The Lost City (M, 112mins) Directed by Adam and Aaron Nee ****
Loretta Sage (Sandra Bullock) has lost her mojo.
Having struggled to finish writing her latest book, she has no appetite for the ensuing tour.
However, her ongoing globe-trotting romantic adventures with Dr. Angela Lovemore and Dash McMahon still draw a fervent and passionate following, even though critics consider the 20-person series “the worst story at its worst” or “fantasies good.” market, tasteless and feminine”.
* The Bad Guys: Finally, a fun animated animal adventure for ALL the family
* Sandra Bullock’s 10 Best Movies (And Where You Can Watch Them Right Now)
* Twenty 21st century movies that will leave their mark (and where you can watch them)
* The Lost City: Why Daniel Radcliffe struggled with his character’s cool exterior
* Downton 2, Fantastic Beasts 3, New Zealand-shot X among must-see movies in April
It’s not even a career Loretta wanted to pursue, it was just that she couldn’t find takers for more academic takes on the ancient history of Central and South America. Spicing things up with infamous villains, ever-present danger, “coital daydreaming,” and a shirtless Dash on every cover proved to be a smash hit. Although, since the death of her archaeologist husband five years ago, she has increasingly withdrawn from any form of public existence.
So the prospect of a close encounter with an army of admirers fills her with dread, especially when her publicist informs her that despite her insistence, the tour will also feature the show’s cover model, Alan Caprison.
Although Loretta promises “no grumpy faces, big words, or long academic discussions”, the first session quickly descends into chaos, culminating in Loretta announcing that she plans to kill Dash, before accidentally grabbing Dash’s wig. Alan in his connected watch.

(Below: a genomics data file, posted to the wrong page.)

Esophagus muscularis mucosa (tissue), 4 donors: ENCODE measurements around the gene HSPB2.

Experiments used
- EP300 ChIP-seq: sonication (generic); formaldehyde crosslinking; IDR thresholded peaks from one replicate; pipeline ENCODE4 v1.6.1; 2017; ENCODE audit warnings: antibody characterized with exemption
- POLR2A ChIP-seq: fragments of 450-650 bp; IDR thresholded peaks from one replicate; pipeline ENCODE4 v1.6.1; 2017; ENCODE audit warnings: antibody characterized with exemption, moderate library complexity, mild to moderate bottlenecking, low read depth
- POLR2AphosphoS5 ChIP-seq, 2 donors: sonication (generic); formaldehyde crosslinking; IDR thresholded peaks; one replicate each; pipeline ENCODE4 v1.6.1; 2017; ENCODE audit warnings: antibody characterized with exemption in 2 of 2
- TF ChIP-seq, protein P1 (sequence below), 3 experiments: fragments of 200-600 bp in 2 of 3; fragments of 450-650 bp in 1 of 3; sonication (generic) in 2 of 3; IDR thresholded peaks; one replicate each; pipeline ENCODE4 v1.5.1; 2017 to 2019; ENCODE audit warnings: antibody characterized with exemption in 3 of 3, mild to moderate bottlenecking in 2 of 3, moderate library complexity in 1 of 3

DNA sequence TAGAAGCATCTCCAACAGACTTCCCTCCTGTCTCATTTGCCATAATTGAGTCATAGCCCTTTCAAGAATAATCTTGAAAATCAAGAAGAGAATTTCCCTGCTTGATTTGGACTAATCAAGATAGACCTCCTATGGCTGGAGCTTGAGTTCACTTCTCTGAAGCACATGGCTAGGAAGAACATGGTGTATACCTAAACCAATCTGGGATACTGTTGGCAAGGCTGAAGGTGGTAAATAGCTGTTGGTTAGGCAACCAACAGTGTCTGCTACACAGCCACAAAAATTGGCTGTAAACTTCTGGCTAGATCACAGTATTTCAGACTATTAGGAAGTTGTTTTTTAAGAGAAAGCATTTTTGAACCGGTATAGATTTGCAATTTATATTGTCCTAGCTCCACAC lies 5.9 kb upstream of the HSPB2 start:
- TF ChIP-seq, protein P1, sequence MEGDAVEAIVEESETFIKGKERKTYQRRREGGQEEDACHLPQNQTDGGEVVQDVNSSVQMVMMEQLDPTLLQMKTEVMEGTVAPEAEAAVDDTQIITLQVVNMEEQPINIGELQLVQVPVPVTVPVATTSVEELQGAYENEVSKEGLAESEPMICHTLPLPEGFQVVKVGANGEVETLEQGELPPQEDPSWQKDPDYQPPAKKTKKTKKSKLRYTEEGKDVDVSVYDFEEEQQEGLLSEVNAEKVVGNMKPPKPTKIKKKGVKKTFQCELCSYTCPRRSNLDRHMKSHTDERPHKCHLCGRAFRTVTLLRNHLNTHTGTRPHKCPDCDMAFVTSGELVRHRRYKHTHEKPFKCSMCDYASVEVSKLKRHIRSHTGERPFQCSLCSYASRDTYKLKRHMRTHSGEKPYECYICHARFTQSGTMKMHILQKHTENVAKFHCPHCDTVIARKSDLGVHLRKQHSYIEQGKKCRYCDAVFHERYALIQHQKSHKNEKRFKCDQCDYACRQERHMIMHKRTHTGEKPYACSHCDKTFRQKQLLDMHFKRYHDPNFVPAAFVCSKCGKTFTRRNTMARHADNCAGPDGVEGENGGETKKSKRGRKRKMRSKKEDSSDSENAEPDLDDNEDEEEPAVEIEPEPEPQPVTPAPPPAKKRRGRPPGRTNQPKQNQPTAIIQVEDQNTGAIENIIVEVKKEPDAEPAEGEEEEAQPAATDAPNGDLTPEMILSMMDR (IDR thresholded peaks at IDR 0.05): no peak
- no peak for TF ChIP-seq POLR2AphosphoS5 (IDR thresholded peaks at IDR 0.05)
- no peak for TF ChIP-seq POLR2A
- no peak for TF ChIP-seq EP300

Heartbroken that this could spell the end of his career as well, Alan lashes out. “You are like a human mummy,” he says of his loneliness. “You could be visiting ancient Greece.”
But before she can unravel such statements, Loretta finds herself taken to an undisclosed location by a group of burly men.
Turns out she’s now the “guest” of media scion Abigail Fairfax (Daniel Radcliffe). Convinced that he has identified the location of the true crown of fire, the MacGuffin in Loretta’s final tome, he now needs her help to decipher a piece of parchment that he is sure will identify its resting place. exact. As she resists, he is impatient. The Isla Hundida volcano has “a bad case of indigestion”, which will likely soon lead to the burial of any last hope of finding the Crown.
However, neither of them knows that Alan has already embarked on a rescue mission.
What follows is a hilarious adventure comedy that will evoke memories for some generations of both Romanticize the stone (especially with its use of 80s hits like Spandau Ballet True and Pat Benatar shadows of the night) and Nim’s Island.
Co-directors and screenwriters Adam and Aaron Nee (whose previous feature was the Mark Twain-inspired 2015 crime comedy gang of thieves) make sure the pacing and gags never slow down, making full use of Tatum and Bullock’s penchant for physical comedy (the latter managing to do it all while wearing a purple “straight sequin jacket” that makes her look like a “nerdy figure skater”). As a couple, they’re great too, training and generating real chemistry as they take on everything from leeches to a seemingly endless array of henchmen.
But while Radcliffe may be understated by the villainy stakes, Brad Pitt practically steals the show as a human tracker and Jack Trainer, Alan’s wellness retreat buddy. Continuing Pitt’s tradition of constantly chewing onscreen, Trainer is a whirling dervish of a character, long in mane and certainly not short on charisma or “special skills” (an escape attempt using wheelbarrow and chair is a real highlight).
Worth the price of admission on its own, Trainer ends up being the engaging, laugh-inducing mirror surrounding a well-done action-rom-com game.
The lost city is now showing in select theaters nationwide.